An excerpt from Madhuri’s recently published memoir, ‘Mistakes on the Path’.
Into the Mystery
We stepped out of the plane and down the steps onto the tarmac. The air wrapped itself around my face like a wet wash-cloth smelling of old pee, spices and flowers.
My sister was right there to meet us. She was wearing orange – a short, fitted blouse and a long dirndl skirt. Her hair was long and rippling and she had a big white flower behind one ear. She was beaming and glowing, and I knew right then that the sister I had last seen in Italy in 1971 was no more. This was a new sister; she belonged to something else now, belonged altogether. She was not mine to reach, to know, to companion. Someone much, much bigger had got her. Someone as big as the sky. I was abashed, chastened.
Something in me drew back from this painful seeing, and yet moved even more strongly forward.
We were staying in a wooden house with intricate carvings in the shutters, in a narrow street in a warren of other narrow streets, in this crowded, filthy, decrepit city. Our hostess, a middle-aged Indian woman, was a disciple of Bhagwan, the man we had come to meet. There were servants, and dim rooms with smells of sandalwood and rosewater, unfamiliar spices, and the ubiquitous smells that came in from the streets; of shit, and diesel, and flowers, and unwashed bodies, and dust, and many a thing I could not name.
The city was terrifying to me. It seemed to be post-apocalyptic – as if buildings were eroded and covered with spiderweb; and grey and decaying. Five thousand years old, and looking every day of it. Little dead men lay on the sidewalks, with mucus in their facial hair, eyes staring up, thick-soled bare feet next to the traffic. I had never seen anyone dead before… I gulped. Even buildings under construction, scaffolded by uneven, skewy, skinny tree-trunks, seemed to have already gone into old age and ruin. I wanted to run away. It was all just too strange, too horrible, too old.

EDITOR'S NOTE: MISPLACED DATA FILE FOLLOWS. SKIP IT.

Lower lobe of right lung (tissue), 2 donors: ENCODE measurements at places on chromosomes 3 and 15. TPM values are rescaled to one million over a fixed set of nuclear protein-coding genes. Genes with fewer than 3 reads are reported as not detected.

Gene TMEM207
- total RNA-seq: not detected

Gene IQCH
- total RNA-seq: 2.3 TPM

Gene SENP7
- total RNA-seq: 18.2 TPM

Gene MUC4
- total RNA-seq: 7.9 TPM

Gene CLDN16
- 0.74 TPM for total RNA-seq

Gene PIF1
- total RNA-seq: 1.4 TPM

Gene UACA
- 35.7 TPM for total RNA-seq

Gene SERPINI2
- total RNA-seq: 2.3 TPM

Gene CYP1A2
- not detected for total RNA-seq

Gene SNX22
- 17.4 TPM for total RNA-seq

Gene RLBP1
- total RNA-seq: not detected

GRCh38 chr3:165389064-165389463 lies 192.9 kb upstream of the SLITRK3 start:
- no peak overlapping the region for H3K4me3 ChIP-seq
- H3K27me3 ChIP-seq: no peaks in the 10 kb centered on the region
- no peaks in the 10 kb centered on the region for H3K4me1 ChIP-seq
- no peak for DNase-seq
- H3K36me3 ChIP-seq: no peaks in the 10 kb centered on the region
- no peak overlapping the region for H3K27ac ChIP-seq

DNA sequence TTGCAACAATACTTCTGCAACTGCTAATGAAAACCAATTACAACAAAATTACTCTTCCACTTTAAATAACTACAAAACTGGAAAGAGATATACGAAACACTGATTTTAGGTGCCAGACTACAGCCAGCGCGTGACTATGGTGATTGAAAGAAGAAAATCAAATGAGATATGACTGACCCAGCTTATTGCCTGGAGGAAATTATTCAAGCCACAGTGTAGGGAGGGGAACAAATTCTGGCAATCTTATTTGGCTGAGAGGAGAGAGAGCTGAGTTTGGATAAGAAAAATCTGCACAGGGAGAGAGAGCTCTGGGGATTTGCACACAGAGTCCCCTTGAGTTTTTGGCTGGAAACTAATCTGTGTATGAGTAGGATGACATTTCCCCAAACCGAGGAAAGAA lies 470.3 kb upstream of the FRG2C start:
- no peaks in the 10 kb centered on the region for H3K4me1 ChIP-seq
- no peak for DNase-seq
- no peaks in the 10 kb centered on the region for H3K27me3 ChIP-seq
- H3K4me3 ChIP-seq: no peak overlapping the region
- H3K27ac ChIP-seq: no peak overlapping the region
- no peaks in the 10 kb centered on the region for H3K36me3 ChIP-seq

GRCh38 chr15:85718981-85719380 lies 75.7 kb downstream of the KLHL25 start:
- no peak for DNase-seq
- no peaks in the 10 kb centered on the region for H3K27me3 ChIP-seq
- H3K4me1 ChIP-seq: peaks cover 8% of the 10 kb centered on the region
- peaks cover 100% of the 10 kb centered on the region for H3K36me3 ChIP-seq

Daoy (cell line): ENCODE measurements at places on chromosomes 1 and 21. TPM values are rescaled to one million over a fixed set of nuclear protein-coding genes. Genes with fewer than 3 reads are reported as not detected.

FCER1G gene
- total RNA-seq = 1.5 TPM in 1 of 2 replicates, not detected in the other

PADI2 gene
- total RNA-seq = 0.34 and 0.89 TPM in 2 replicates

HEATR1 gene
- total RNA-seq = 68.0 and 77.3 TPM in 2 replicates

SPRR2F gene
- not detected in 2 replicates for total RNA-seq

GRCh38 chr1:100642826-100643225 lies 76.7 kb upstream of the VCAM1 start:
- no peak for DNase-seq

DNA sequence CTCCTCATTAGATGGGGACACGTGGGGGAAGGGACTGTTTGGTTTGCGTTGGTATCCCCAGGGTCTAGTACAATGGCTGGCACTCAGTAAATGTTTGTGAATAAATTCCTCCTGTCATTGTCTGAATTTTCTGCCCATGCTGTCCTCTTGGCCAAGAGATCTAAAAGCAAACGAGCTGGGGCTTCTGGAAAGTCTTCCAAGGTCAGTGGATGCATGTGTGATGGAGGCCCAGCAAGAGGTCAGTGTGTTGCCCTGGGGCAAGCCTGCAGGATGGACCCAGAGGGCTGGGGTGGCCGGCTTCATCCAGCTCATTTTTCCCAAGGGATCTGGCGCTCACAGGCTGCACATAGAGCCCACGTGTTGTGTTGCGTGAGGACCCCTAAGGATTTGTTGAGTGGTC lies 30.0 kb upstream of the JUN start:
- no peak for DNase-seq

We took a bucket-bath in a well-appointed but odd bathroom. I found that such a bath was not too bad – you could get plenty of warm water over you with the big cup. It was good to get the miasma of travel off. But the toilet, in a small adjoining closet, required squatting over a porcelain hole, then washing your nether bits with water from a crusted old cup. My sister had told us how to use this. She had already taught us many things – how to make the taxi slow down – “aahista, aahista!” or speed up – “jaldi, jaldi!” That we must wash well, with non-perfumed soap, as Bhagwan’s body was very sensitive. How to waggle our heads when giving instructions to the servants; when thanking our hostess.
My sister was impatient to dress us in orange. Between her and the household, we were lent garments, made of khadi-cloth, or handloom – soft and simple weaves in a plain orange. Then we got into another taxi and set out for Woodland Apartments, where Bhagwan lived.